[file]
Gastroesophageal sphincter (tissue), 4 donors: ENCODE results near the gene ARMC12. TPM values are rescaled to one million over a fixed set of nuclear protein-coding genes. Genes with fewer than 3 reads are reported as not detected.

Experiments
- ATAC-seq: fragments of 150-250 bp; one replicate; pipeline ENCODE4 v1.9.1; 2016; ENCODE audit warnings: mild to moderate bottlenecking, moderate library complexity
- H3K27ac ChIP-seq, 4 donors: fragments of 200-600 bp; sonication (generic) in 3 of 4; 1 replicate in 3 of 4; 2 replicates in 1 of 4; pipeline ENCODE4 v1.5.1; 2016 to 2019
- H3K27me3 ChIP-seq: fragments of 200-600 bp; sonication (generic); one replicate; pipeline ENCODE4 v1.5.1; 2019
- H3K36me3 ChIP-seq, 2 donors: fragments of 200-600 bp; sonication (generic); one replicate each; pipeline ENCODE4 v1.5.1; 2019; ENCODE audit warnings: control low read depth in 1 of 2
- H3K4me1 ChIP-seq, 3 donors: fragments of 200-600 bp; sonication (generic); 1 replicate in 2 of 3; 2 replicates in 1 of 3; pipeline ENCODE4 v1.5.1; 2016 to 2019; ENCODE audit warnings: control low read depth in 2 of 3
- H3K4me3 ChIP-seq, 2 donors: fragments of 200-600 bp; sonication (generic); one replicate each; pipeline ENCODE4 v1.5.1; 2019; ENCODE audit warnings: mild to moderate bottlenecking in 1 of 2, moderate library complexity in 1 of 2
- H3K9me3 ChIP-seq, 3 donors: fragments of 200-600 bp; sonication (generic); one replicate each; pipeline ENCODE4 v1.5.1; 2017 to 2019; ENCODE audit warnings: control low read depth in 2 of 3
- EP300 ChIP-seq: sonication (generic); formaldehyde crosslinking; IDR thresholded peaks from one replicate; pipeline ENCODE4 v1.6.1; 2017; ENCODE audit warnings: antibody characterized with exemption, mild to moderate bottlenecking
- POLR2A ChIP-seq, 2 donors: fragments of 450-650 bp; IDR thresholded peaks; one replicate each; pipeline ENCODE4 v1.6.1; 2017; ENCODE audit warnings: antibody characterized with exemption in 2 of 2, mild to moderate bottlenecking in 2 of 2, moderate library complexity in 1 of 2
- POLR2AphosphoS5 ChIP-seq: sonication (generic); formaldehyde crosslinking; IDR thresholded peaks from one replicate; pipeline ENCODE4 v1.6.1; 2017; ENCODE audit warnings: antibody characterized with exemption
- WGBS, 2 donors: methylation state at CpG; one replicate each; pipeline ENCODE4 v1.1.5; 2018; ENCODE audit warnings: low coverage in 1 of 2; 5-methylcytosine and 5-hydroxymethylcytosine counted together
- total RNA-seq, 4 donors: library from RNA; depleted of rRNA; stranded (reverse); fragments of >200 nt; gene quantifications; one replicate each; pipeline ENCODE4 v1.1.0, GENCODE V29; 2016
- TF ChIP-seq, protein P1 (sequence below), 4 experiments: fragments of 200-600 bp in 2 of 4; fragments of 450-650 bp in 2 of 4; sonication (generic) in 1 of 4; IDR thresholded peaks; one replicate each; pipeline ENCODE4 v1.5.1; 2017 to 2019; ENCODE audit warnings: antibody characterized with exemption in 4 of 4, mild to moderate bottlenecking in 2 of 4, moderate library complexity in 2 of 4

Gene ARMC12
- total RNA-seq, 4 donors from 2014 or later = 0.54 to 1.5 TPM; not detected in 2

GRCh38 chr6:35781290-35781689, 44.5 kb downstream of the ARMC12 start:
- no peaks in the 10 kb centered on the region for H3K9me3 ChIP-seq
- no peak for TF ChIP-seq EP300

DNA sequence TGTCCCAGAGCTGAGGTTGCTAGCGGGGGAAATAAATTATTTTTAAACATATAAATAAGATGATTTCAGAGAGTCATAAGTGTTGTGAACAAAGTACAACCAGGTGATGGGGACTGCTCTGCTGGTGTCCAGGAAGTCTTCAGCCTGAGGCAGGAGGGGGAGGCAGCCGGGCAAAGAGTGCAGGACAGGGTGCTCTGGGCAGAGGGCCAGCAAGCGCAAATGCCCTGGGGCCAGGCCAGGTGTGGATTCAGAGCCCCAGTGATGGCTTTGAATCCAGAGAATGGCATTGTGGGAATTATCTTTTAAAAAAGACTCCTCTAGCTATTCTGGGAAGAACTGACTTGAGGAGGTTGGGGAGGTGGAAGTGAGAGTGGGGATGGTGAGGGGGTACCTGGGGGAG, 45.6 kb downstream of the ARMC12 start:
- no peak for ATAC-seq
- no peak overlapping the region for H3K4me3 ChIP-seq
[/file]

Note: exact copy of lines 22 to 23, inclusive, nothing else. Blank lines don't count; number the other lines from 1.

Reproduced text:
- no peak for ATAC-seq
- no peak overlapping the region for H3K4me3 ChIP-seq